For Day 10, I return to an image with painterly effects, created in Topaz Studio 2. Leaning more to the abstract, it features broad brush strokes in blue and green tones, with a few umber colored accents. The blue colors are very striking, but will they work well with three other images in the series? I am trying to keep an open mind until all twelve are revealed, although I do have some favorites in mind.
My twelve-day challenge is coming to an end, with decision time just around the corner. From there, on to the printing step, and final prep for the fotoMuses "Potpourri" exhibit that opens in February at the Elmhurst Art Museum.
Day 9: The quest for "something different" continues. For this one, I stripped out the color to bring out the detail of the branches and needles. Then I added a color fill layer and a Mezzotint filter.
Mezzotint was an engraving technique invented in the 17th century. The thing that I liked about it was the sparkly-shimmery look, like it was etched on copperplate. Preserving that shimmery quality on a printed surface, whether paper or silk, remains to be seen.
Day 8 No pixels were harmed in the creation of this image. The smoky background was created with a black and white film preset in On1 Software. I used Photoshop to create a radial gradient layer with orange and purple colors to simulate the setting sun. Still trying to decide if I want the sun to be larger. Or smaller.
How would this look with any of the previous variations? Check back to see what else I come up with and what the final four will look like for the fotoMuses "Potpourri" exhibit that opens at Elmhurst Museum in February.
Day 7: Time for something completely different. Created in On1 software, this image uses overlapping rectangles in different colors + a layer with large bokeh effects + the multiple Blending Modes to invert the colors in selected areas.
Because this variation is so different than the others (so far), I think it has a good chance of making it into the final four selected for the fotoMuses "Potpourri" exhibit at the Elmhurst Museum. I would love to hear your feedback on this or any of the previous day's posts.
Day 6: This is the half way point in the challenge of creating digitally manipulated derivatives from a single iPhone photo. For this variation, I combined rough pencil sketch effects and soft painterly strokes using Topaz Studio 2.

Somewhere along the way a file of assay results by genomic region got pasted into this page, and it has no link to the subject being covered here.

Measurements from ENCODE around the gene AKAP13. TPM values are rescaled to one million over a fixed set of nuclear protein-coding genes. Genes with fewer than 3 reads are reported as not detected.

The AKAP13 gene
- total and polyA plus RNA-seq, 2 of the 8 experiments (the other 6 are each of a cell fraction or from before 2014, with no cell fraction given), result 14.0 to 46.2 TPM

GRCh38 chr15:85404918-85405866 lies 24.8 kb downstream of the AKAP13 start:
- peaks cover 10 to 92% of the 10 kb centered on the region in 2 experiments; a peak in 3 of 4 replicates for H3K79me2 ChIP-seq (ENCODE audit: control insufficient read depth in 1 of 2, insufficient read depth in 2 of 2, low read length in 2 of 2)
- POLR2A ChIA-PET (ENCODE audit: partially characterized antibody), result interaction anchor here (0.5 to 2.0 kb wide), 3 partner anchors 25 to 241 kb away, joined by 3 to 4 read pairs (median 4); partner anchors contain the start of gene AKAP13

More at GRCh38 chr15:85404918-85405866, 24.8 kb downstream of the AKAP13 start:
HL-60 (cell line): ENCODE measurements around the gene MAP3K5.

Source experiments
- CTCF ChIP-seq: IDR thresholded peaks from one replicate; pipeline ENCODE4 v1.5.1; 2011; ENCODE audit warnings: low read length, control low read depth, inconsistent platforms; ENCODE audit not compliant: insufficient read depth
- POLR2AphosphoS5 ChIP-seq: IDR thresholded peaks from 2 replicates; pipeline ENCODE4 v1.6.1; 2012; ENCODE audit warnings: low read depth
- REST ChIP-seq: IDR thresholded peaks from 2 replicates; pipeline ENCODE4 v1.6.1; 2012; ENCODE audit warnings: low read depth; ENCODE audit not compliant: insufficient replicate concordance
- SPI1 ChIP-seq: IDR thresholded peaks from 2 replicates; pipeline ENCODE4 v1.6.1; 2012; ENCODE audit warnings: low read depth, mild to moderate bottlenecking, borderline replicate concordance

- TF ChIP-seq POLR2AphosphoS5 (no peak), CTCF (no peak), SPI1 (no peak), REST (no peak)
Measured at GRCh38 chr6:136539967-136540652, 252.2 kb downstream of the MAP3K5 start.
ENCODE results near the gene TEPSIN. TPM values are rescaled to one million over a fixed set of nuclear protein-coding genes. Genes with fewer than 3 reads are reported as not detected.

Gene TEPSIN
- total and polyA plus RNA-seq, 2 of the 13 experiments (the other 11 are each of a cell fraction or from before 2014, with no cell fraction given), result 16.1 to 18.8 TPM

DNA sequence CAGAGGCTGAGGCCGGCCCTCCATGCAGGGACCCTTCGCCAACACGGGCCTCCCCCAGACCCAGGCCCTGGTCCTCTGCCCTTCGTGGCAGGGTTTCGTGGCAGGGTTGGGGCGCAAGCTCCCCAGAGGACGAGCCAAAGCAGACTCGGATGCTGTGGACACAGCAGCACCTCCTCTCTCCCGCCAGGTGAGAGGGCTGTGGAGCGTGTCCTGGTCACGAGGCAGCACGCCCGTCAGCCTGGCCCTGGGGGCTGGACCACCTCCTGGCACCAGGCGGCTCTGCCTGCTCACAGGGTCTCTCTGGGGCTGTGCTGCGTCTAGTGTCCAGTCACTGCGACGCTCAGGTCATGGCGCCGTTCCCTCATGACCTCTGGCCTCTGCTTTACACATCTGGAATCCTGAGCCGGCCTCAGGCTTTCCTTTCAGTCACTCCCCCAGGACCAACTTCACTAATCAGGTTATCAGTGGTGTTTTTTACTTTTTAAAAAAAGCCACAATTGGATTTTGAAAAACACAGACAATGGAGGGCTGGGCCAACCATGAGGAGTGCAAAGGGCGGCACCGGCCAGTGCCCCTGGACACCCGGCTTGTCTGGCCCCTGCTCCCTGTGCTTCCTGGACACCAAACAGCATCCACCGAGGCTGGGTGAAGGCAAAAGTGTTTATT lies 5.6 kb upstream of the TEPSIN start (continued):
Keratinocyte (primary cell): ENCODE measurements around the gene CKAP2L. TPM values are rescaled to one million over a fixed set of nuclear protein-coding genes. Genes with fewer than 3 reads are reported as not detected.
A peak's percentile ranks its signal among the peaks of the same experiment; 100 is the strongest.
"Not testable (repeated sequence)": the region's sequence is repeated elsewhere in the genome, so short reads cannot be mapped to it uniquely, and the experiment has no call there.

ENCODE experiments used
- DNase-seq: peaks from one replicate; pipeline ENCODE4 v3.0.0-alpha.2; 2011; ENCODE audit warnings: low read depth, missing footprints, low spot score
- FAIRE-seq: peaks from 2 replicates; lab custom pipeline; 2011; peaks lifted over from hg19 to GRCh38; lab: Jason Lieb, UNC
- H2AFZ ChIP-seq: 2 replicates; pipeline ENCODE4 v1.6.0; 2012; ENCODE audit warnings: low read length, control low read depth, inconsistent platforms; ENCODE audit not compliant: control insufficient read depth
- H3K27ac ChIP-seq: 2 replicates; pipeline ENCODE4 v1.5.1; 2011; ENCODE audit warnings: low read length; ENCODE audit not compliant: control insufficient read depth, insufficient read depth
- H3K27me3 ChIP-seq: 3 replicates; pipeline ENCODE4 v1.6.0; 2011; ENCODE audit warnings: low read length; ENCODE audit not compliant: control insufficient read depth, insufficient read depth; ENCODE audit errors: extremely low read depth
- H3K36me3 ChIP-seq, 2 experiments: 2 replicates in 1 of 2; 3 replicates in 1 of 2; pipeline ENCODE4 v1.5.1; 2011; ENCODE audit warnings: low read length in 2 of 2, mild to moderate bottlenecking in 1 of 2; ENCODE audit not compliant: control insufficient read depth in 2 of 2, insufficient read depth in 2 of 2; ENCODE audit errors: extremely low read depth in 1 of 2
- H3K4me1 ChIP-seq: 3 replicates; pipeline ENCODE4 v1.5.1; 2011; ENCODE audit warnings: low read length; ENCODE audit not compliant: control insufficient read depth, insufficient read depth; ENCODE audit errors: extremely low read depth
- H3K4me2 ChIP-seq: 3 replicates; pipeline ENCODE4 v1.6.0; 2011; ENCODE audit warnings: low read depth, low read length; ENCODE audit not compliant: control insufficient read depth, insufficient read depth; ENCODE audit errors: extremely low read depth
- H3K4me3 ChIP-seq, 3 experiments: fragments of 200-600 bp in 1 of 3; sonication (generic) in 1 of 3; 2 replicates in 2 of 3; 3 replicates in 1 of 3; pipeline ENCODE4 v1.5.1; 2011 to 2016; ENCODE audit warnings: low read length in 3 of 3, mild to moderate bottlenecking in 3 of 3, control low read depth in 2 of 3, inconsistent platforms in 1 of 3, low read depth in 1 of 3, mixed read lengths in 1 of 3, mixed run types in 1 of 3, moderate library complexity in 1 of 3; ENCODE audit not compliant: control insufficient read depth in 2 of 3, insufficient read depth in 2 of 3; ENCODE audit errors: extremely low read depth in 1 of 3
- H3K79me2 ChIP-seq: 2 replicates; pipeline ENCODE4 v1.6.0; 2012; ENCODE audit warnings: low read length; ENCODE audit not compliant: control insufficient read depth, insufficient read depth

Part of the fun is to see how the filters and effects interact with different images, or even different parts of the same image. In this case, it is the rough sketchy effect that catches on the branches and needles, and it is the painterly strokes that provide a soft counterpoint for the background. No masking was done to achieve this dual effect.
The final part of the challenge will be to select four of the images that will work together for the fotoMuses "Potpourri" exhibit opening in February at the Elmhurst Art Museum. Will this one make the cut? Time will tell.
In Day 5, I return to Topaz Studio 2 and apply a "comic sketch" effect that results in some graphics-like textures on the needles and stem. I like how it emphasizes the color variety of the greenery.
In the Twelve-Day challenge, I am using software tools to create a variety of looks from a single iPhone photo. In the end, I will select four images to be printed for the fotoMuses "Potpourri" exhibit that opens in February 2020 at the Elmhurst Art Museum. Stay tuned for more details about the opening reception.
Day 4 of my Twelve Day Self-Challenge uses special effects from On1 Software, to give it a Black and White film-like quality. After adding a textured background, I used the Difference blending mode in Photoshop to obtain an inverse duo-toned look.
In this challenge, I am using software tools to create a variety of looks from a single iPhone photo. In the end, I will select four images to be printed for the fotoMuses "Potpourri" exhibit that opens in February 2020 at the Elmhurst Art Museum.